Danny Shapiro, Senior Director Automotive, Nvidia, confirmed that Drive PX comes out in May for $10,000, something that CEO Jen-Hsun Huang said at the GPU technology conference keynote.
Danny also added that Google and Audi are among several companies using Nvidia technology and without having Nvidia to confirm, Elon Musk’s Tesla cars is also working with Nvidia on to develop a self-driving car.
Nvidia is confident that they are the leader in this market segment and that they peaked interest from a lot of automakers. Their Drive PX can handle 12 inputs from 12 cameras, use an ultrasonic sensor array as well as LiDar (Radar that shoots light rays that you might know from the Google Car prototype).
Danny also explained that future cars might use sensor data to improve self-driving based on predefined conditions, as well as data that the car computer would get from cameras and sensors. The future car should combine multiple different data sources, including camera inputs, LiDar, ultrasonic sensors and other types of sensors.
This is also something that Elon Musk confirmed in talks with Nvidia’s CEO. Musk even thinks that self-driving is virtually a solved problem, despite the fact that it will take years before we see commercial self-driving cars on the road.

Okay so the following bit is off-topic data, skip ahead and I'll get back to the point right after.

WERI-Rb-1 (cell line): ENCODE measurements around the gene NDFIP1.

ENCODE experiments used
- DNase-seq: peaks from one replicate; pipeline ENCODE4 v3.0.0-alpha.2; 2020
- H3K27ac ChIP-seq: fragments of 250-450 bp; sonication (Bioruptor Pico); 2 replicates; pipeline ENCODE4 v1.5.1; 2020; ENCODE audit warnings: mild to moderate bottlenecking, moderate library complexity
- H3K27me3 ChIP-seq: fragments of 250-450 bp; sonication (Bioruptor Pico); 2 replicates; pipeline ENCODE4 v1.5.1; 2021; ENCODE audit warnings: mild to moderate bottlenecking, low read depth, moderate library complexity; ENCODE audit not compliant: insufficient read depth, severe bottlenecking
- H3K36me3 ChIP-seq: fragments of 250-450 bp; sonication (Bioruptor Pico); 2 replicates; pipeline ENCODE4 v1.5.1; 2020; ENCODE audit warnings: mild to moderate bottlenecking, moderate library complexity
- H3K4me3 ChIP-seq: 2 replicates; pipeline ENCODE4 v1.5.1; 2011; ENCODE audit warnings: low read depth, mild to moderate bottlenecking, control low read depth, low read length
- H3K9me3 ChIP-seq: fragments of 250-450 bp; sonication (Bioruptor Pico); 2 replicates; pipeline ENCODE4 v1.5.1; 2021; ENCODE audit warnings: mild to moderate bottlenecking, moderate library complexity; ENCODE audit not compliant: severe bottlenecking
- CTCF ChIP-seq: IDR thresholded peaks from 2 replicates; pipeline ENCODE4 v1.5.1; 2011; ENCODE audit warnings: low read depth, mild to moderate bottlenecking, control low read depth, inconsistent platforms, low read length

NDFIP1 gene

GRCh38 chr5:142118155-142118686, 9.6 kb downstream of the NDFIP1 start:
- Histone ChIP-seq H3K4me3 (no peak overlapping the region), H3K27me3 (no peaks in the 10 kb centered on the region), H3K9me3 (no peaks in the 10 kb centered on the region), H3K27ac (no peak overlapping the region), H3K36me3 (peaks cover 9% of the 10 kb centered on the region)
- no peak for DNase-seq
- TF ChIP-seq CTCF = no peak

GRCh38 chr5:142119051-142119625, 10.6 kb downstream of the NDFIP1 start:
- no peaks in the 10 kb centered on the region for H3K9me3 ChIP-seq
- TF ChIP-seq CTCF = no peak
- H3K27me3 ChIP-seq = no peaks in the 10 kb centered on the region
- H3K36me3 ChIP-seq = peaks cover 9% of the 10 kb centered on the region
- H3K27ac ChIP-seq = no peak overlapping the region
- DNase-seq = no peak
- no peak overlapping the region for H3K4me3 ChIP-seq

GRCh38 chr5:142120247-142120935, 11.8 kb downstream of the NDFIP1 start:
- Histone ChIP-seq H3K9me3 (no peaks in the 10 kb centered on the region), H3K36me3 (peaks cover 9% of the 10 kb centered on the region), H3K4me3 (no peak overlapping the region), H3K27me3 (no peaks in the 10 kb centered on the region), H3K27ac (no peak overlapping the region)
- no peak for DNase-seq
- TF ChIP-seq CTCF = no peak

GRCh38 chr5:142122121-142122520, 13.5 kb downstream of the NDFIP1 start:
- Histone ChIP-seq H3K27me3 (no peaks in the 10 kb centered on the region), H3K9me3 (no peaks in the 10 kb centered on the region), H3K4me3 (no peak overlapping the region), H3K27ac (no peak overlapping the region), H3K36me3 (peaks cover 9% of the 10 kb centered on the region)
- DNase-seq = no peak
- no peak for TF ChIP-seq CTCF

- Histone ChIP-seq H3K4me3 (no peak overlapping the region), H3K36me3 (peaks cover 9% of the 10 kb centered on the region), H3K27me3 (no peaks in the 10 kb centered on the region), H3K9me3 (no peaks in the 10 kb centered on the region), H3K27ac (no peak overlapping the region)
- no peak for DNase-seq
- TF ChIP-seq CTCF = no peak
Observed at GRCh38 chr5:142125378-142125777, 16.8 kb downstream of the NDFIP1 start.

Nvidia thinks that deep learning, a buzzword of this tech conference, will bring a new factor to play. With deep learning Nvidia hopes that your car will know the difference between a Fedex truck and an ambulance. The collected data can have a higher degree of accuracy than data collected and processed by humans today, of course if everything is done properly.
We saw a demo of a Camaro car body packed with multiple cameras connected to Nvidia Drive PX. These cameras were tracking what was going on around the car, showing us a glimpse of the future. These wide angle cameras would be positioned all over the the car and they would feed the Drive PX system with all necessary information. There is a connection for ultrasonic sensors and LiDar as well, and we saw a demo with multiple wide-angle cameras that would get the data that should help the car computer to get closer to true self-driving.
Processed in the right way, such streams of data could be a great starting point for an autopilot option in future cars. Car manufacturers are working on it, but this is still a long way from being shipped in actual cars. Who knows, maybe the Tesla X that got delayed to Q3 2015 might be the first car with limited self-driving capabilities?